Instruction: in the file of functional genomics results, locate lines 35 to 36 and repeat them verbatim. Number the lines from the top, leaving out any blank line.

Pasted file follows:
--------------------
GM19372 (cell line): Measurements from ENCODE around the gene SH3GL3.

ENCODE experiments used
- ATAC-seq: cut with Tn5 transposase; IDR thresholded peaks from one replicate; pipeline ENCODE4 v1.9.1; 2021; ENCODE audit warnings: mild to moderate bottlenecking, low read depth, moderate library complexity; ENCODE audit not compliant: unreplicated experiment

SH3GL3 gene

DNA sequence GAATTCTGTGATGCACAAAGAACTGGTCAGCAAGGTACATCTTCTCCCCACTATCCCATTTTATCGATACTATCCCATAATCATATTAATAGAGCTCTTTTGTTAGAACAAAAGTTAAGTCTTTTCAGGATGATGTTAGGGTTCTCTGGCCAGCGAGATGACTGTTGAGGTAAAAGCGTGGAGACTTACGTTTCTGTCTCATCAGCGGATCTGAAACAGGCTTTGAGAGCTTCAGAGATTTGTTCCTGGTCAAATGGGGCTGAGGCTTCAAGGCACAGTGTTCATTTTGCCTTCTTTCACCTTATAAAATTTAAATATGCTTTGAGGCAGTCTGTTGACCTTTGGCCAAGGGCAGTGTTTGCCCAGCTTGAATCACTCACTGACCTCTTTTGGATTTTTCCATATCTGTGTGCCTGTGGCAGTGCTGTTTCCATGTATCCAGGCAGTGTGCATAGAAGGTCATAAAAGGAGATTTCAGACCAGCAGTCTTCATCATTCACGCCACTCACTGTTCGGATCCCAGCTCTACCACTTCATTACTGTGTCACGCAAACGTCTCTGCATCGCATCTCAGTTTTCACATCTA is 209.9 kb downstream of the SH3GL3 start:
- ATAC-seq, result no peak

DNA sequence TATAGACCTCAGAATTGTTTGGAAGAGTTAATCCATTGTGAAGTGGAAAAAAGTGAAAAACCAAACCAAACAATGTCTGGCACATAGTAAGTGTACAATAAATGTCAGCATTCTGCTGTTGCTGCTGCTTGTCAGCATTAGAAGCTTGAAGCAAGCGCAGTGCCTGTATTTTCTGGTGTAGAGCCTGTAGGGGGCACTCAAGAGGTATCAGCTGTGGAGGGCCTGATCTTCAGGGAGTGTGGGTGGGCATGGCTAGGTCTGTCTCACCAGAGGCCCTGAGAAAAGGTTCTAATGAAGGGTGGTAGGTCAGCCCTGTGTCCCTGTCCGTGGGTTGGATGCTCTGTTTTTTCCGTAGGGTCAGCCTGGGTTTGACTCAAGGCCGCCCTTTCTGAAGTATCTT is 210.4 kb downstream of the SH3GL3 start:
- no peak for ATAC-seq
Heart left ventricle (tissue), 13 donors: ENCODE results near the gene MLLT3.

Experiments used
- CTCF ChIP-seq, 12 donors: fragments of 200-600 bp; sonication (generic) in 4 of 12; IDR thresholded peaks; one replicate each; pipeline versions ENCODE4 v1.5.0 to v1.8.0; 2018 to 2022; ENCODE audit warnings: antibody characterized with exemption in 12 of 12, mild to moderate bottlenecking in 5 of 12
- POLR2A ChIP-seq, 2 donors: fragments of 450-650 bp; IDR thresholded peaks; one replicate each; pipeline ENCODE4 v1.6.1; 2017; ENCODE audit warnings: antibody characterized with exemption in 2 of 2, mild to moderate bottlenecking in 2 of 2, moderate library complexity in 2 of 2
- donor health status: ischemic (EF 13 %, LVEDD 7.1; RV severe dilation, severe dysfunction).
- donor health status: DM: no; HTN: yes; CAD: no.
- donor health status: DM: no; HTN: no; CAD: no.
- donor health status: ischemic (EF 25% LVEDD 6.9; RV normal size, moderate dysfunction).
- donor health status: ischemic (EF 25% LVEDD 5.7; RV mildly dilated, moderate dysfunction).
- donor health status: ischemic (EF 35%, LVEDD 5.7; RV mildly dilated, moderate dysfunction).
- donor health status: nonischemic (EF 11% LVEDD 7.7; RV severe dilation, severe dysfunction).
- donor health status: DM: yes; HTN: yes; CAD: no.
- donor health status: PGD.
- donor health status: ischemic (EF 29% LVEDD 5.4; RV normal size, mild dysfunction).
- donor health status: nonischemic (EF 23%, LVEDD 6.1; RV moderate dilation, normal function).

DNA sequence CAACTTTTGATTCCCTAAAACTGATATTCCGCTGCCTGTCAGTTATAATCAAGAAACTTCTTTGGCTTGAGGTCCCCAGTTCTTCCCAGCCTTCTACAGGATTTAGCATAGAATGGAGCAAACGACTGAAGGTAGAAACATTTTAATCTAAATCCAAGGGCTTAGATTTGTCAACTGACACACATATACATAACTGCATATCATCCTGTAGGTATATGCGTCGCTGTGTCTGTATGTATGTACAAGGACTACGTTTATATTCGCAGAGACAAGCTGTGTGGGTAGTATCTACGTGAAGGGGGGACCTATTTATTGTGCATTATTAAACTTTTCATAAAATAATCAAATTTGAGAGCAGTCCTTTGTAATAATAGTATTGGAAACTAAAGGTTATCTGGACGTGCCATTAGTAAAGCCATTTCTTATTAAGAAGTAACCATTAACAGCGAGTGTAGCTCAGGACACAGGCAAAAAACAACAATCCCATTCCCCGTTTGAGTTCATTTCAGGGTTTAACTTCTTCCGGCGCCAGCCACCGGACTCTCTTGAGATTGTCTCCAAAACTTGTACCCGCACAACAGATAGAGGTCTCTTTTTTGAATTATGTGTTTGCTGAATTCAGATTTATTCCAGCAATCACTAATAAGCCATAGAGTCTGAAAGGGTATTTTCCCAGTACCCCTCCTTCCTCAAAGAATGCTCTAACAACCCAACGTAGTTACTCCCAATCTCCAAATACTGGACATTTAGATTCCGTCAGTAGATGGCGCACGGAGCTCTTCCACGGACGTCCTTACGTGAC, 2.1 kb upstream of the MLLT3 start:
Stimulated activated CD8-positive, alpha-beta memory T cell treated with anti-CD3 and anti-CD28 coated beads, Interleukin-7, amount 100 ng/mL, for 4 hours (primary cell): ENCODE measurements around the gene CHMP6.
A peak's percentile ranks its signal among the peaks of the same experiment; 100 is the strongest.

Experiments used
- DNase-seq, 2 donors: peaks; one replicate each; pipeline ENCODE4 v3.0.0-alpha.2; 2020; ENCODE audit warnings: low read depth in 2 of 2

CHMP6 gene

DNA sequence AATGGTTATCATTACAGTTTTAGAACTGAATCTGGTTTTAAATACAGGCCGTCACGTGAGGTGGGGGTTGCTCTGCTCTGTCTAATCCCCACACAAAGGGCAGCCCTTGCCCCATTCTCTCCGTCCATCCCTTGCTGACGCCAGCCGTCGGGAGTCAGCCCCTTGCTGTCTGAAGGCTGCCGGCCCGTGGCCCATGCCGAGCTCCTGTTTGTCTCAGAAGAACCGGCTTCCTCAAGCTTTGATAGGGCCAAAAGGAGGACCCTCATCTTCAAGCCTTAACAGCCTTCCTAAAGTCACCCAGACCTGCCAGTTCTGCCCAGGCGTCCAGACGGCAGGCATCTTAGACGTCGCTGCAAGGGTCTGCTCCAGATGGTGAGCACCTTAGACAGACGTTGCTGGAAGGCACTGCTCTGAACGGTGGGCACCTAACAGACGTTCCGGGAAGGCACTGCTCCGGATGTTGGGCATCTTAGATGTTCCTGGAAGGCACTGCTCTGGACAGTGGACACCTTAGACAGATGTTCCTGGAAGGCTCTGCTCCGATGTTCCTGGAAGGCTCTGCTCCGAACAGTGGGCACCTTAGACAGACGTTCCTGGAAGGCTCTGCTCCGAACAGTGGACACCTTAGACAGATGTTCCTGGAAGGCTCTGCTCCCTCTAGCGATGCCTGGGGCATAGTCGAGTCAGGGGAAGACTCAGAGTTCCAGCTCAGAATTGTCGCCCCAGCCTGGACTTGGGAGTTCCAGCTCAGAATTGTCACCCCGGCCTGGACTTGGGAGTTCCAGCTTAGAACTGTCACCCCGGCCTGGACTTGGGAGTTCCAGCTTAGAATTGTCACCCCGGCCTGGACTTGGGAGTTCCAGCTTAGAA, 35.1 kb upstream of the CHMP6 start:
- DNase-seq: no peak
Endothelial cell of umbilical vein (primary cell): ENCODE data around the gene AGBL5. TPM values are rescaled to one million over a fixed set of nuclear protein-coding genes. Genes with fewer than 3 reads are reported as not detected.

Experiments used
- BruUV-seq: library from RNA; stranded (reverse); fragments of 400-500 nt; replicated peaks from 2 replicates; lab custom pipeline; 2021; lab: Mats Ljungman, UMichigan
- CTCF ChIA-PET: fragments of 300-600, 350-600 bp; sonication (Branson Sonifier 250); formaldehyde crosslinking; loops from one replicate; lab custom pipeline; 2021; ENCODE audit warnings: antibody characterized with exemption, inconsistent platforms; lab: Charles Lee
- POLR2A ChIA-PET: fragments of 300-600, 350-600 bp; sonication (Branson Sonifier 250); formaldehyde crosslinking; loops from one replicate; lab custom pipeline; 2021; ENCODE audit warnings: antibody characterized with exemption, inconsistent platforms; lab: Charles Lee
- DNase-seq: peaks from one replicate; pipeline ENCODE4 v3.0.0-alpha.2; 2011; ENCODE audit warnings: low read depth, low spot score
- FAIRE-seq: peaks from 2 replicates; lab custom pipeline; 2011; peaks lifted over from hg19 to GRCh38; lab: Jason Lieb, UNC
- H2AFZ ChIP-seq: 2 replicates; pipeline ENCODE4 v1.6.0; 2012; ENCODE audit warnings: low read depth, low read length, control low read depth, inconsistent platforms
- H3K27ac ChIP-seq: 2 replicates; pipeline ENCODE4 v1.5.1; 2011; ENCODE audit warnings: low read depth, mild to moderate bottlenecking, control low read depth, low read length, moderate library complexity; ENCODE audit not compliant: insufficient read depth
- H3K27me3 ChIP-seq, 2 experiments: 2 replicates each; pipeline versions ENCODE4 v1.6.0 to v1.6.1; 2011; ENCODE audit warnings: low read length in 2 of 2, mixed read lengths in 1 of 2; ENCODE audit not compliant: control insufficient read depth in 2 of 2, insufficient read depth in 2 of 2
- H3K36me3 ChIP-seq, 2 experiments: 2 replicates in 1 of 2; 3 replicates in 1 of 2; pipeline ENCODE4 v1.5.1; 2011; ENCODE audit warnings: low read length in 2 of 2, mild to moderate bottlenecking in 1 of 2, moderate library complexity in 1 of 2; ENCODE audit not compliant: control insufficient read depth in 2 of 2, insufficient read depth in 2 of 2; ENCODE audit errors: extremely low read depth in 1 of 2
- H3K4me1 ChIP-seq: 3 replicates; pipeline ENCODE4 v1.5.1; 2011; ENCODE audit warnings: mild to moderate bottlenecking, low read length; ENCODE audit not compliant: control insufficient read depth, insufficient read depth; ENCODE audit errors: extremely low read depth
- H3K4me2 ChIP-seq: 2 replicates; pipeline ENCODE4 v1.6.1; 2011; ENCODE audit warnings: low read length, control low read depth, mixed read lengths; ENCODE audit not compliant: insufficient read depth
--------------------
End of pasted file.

- CTCF ChIA-PET: fragments of 300-600, 350-600 bp; sonication (Branson Sonifier 250); formaldehyde crosslinking; loops from one replicate; lab custom pipeline; 2021; ENCODE audit warnings: antibody characterized with exemption, inconsistent platforms; lab: Charles Lee
- POLR2A ChIA-PET: fragments of 300-600, 350-600 bp; sonication (Branson Sonifier 250); formaldehyde crosslinking; loops from one replicate; lab custom pipeline; 2021; ENCODE audit warnings: antibody characterized with exemption, inconsistent platforms; lab: Charles Lee